Ahmed kicked free of the last vestige of his uniform and thought, I was willing to sacrifice all of the soldiers I led to this hilltop to kill one American soldier and I have done it. Now I must live to fight another day.

Ahmed popped up to his feet and said, “Thank you, GI. I am free now, just like in America. I can go home now to my wife and children. I love America. My war is over. Thank you. God Bless America,” and with that Ahmed turned and ran down the back side of the hill yelling, “God Bless America! God Bless America!”

“Stop or I’ll Shoot!” shouted John, and it was not an idle threat. He took careful aim at the man running away from him in his underwear screaming, “God Bless America.” It would be an easy shot to make, but John found it a difficult shot to take. This man running nearly naked down the side of the hill was either exactly the type of person he came here to kill, or exactly the type of person he came here to liberate. There was no way for John to know which one was the case. John found himself here in the middle of the desert, swimming in the unfamiliar waters of indecisiveness.

“WOOMP!” John recognized the unmistakable sound of a 40 mm MK-19 grenade leaving the muzzle of its launcher fired from below toward his position. John’s friends were obviously unaware that he had cleared the position.

Instinctively, John ran back in the direction he had come from, toppled over a boulder and skidded to a stop as he tried to avoid the imminent spray of killing fragmentation, “BOOOM!” Rocks and shrapnel ripped through the dessert air around him just inches over his head.

After John emerged from the mental and physical haze created by the near miss, he regained his equilibrium. John keyed his mic and radioed, “Road Dog Three to Road Dog Leader, Cease Fire! I am on the ridge. The ridge has been cleared and is secured. Cease Fire! Repeat, Cease Fire!”

“10-4 Road Dog Three,” crackled the response followed by the command, “All Road Dog Units Cease Fire! Cease Fire!”

After a brief pause there was a cluster of frenzied communications. “Road Dog One to Road Dog Leader we have one KIA.”

“10-4 Road Dog One, who is your KIA?” came a voice sounding concerned.

“Chase is down. He’s gone,” followed the response from a voice reflecting the realization that a good friend would not be going home.

John came up with his weapon at the ready, but Ahmed was nowhere in sight. “Well, bad guy or not I guess you are now officially liberated, Ahmed. Peace out,” said John kissing two fingers and flashing a peace sign toward the area he had last seen Ahmed hightailing.

A Discovery
Two days later as John played five card draw at Camp Victory, he discarded a six of clubs, hoping to fill an ace high inside straight with a queen. The dealer with one hand adeptly flicked a card across the table, causing it to slide face down neatly in front of John’s chips. John tried to look emotionless as he slid the queen into his hand and managed to conceal his joy after his wish was granted.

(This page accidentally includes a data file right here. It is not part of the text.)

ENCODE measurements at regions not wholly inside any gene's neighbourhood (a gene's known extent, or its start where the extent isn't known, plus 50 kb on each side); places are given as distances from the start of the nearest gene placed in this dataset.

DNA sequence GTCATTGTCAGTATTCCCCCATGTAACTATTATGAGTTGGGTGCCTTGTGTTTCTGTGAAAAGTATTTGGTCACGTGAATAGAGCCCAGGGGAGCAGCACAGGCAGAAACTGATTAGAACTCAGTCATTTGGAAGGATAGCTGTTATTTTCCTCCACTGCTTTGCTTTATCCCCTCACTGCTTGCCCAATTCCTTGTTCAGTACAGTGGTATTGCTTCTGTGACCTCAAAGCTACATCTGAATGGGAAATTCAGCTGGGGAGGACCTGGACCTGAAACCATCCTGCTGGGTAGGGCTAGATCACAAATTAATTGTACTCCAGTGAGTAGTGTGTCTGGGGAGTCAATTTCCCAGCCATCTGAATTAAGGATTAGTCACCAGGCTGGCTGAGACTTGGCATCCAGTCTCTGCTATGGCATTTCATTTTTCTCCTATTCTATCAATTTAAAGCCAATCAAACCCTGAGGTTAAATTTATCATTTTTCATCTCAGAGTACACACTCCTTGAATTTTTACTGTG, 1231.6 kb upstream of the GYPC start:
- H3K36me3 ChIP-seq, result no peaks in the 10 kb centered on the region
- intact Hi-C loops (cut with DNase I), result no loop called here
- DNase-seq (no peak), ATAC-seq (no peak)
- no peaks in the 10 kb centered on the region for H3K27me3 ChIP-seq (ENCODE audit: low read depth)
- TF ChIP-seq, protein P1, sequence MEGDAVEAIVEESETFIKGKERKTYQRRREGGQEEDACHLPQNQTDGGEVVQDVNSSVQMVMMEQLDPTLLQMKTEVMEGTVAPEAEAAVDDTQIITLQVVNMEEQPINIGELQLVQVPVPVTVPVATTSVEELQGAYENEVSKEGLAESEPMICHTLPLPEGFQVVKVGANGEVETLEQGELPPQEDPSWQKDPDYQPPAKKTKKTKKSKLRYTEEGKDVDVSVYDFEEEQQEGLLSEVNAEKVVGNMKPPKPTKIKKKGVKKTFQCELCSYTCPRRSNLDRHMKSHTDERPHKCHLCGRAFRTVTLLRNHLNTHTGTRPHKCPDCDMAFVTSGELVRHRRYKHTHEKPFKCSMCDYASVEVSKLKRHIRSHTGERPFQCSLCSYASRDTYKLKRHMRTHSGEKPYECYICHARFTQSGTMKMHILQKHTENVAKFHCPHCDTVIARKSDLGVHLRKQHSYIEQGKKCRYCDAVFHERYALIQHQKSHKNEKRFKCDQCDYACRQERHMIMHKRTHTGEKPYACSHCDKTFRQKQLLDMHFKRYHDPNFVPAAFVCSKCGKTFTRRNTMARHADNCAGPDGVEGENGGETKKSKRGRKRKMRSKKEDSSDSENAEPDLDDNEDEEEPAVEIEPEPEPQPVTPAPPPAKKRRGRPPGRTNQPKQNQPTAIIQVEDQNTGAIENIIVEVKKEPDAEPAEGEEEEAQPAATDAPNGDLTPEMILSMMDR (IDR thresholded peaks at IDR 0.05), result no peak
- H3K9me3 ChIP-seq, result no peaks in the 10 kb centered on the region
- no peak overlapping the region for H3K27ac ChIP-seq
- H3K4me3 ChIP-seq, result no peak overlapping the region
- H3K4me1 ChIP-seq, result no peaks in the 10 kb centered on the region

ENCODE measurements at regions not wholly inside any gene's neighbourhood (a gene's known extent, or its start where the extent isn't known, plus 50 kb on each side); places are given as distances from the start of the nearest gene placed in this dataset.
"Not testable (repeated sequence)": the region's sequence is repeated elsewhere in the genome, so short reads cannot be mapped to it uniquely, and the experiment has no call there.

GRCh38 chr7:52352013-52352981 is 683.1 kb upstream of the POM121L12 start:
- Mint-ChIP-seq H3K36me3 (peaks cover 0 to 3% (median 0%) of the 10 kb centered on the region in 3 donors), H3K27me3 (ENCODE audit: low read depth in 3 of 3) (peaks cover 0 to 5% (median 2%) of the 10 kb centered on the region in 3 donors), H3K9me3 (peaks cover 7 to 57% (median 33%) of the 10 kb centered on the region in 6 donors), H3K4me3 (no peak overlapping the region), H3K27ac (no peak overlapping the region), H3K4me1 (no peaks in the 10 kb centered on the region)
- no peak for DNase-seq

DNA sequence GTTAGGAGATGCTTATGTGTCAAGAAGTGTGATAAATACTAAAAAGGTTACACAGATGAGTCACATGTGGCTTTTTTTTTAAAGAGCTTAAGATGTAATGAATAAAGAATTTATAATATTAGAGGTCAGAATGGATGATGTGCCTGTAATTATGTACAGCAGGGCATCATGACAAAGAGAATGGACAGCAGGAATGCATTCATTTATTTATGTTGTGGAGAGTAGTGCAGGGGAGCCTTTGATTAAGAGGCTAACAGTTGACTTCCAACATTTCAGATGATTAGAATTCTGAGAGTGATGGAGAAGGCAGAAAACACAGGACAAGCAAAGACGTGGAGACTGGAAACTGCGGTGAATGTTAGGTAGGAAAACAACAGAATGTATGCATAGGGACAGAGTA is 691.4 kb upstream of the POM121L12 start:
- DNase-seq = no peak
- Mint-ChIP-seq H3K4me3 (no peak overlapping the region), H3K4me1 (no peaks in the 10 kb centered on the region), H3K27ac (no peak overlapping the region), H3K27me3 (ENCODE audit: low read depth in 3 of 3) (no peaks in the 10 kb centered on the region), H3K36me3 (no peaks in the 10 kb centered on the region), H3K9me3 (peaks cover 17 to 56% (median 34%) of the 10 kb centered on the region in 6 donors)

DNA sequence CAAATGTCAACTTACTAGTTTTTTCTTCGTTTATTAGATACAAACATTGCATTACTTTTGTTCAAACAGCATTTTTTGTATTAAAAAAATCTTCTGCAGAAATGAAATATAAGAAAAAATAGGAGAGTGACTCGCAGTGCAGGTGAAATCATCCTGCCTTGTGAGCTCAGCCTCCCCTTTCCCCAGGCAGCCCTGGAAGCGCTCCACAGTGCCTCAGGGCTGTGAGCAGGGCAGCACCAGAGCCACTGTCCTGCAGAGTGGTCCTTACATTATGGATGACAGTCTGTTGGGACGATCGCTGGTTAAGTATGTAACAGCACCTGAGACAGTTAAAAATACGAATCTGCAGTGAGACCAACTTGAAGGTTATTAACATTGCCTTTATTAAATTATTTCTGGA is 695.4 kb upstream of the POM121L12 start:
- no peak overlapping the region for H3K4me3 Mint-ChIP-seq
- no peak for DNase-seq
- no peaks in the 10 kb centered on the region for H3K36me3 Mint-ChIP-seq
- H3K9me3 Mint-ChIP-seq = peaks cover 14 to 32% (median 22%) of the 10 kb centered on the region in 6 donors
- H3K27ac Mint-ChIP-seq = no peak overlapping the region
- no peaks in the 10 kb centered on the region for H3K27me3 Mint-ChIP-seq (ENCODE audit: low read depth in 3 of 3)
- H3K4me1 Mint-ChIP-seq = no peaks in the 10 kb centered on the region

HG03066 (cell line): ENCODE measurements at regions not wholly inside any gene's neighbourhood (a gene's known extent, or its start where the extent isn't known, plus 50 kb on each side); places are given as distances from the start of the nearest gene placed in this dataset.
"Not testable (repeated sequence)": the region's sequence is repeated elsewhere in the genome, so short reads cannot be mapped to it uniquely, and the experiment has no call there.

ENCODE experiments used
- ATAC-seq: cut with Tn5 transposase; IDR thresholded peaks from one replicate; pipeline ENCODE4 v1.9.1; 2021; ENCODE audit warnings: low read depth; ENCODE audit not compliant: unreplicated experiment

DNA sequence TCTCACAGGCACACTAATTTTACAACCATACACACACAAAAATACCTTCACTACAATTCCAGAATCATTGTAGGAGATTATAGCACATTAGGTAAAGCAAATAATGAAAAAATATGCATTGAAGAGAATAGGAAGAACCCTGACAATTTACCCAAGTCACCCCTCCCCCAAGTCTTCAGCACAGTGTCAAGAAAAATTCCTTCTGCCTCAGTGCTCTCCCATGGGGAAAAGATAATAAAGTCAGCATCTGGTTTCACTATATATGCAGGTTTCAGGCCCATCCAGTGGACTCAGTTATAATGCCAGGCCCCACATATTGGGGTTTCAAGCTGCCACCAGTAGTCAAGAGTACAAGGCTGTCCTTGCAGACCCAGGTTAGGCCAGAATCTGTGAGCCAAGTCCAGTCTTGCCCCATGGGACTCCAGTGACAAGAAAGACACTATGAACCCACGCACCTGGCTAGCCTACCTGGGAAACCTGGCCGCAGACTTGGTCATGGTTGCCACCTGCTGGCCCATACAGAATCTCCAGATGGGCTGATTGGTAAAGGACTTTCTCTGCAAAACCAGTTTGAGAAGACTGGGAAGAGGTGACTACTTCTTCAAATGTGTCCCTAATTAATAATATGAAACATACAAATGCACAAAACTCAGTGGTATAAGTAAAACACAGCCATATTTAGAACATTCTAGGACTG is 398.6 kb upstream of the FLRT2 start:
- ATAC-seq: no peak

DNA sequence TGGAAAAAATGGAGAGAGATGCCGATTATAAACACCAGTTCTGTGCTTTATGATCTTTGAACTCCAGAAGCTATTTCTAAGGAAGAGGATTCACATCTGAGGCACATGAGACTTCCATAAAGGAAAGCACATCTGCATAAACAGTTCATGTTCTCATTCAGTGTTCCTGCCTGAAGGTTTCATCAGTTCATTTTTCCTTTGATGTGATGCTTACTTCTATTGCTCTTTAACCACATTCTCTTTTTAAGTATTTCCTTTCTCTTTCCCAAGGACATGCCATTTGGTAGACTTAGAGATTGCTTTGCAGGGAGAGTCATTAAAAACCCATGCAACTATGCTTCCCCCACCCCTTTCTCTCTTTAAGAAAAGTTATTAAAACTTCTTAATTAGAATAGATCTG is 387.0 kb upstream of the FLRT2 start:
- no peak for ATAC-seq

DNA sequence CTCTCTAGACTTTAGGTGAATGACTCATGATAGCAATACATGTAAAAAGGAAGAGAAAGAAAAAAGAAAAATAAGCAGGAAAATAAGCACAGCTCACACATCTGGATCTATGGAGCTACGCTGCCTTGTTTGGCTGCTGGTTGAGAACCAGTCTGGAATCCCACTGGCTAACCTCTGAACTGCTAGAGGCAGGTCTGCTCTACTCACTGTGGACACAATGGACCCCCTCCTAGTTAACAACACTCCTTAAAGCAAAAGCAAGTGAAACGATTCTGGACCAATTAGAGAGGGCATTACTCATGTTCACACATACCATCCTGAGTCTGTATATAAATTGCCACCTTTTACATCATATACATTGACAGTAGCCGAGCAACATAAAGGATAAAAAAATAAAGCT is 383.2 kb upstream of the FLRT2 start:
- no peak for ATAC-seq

Then his poker face fled the battlefield as the emotion of joy was replaced by the sinking feeling of depression. He laid down his cards face up and said, “I’m out guys,” as he pushed himself away from the table.

Not believing his eyes, Balduzzi spread out John’s cards and bit down hard on the tip of his cigar, causing it to stand at attention. Balduzzi managed to talk out of one side of his mouth, gripping his cigar tightly between his teeth. He displayed John’s cards in disbelief. “That’s OK if you want, partner. I’ll always back your move, but that’s an ace high straight you are walking away from, Johnny.”

The rest of the players hooted in approval. Boots declared, “Out is out! He’s out!” He sat straight up realizing his aces and eights may take the rather sweet pot. John had been the big winner up to this point. Boots was not the type of poker player who would ever question why another player with a winning hand was folding. “No guts no glory, he’s out!”

Balduzzi was a friend first, poker player second, and it was disconcerting to see such an uncharacteristic mood shift in the rock solid John Savage.

“Whadaya doin’, Johnny? What da fuck?” Balduzzi sputtered.

“The face on the card. That’s the guy. The guy in his underwear God blessin’ America that ran away from the ambush,” explained John. The deck that was being used in the game was one of the decks passed out to the coalition soldiers with photos of the most wanted war criminals in Iraq. It was a coalition strategy that proved very successful.

Balduzzi shifted his cigar to the other side of his mouth as the smoke drifted into his left eye. He picked up John’s cards, “Are you sure, Johnny. I thought we got most of these peckerwoods. Which one is it?” asked Balduzzi as he fanned the hand out and closely scrutinized each face on each card as if he looked hard enough he might be able to recognize someone he had never seen before.

John walked back and pointed as if he was picking him out in a police line-up, “It’s him. I’m certain.”

“Are you sure of it. Looks like just another Ahmed Abdullah Bin-Asshole to me,” said Balduzzi with a tone of incredulity.

“I’m sure it’s him. This was him. Ahmed Abdullah Rahim. He even used the name Ahmed; besides I’ll never forget those eyes. I had my sights on an Al-Qaeda commander, and I let him get away. I’m telling you that’s the guy! The son of a bitch! We were ambushed by the Queen of Hearts.”

Destiny of Heroes is available in paperback from Amazon, Barnes & Noble, or your local independent bookstore.

About the author

Lt. Dan Marcou retired as a highly decorated police lieutenant and SWAT Commander with 33 years of full time law enforcement experience. He is a nationally recognized police trainer in many police disciplines and is a Master Trainer in the State of Wisconsin. He has authored three novels The Calling: The Making of a Veteran Cop , S.W.A.T. Blue Knights in Black Armor, and Nobody's Heroes are all available at Barnes and Noble and Amazon.com. Visit his website and contact Dan Marcou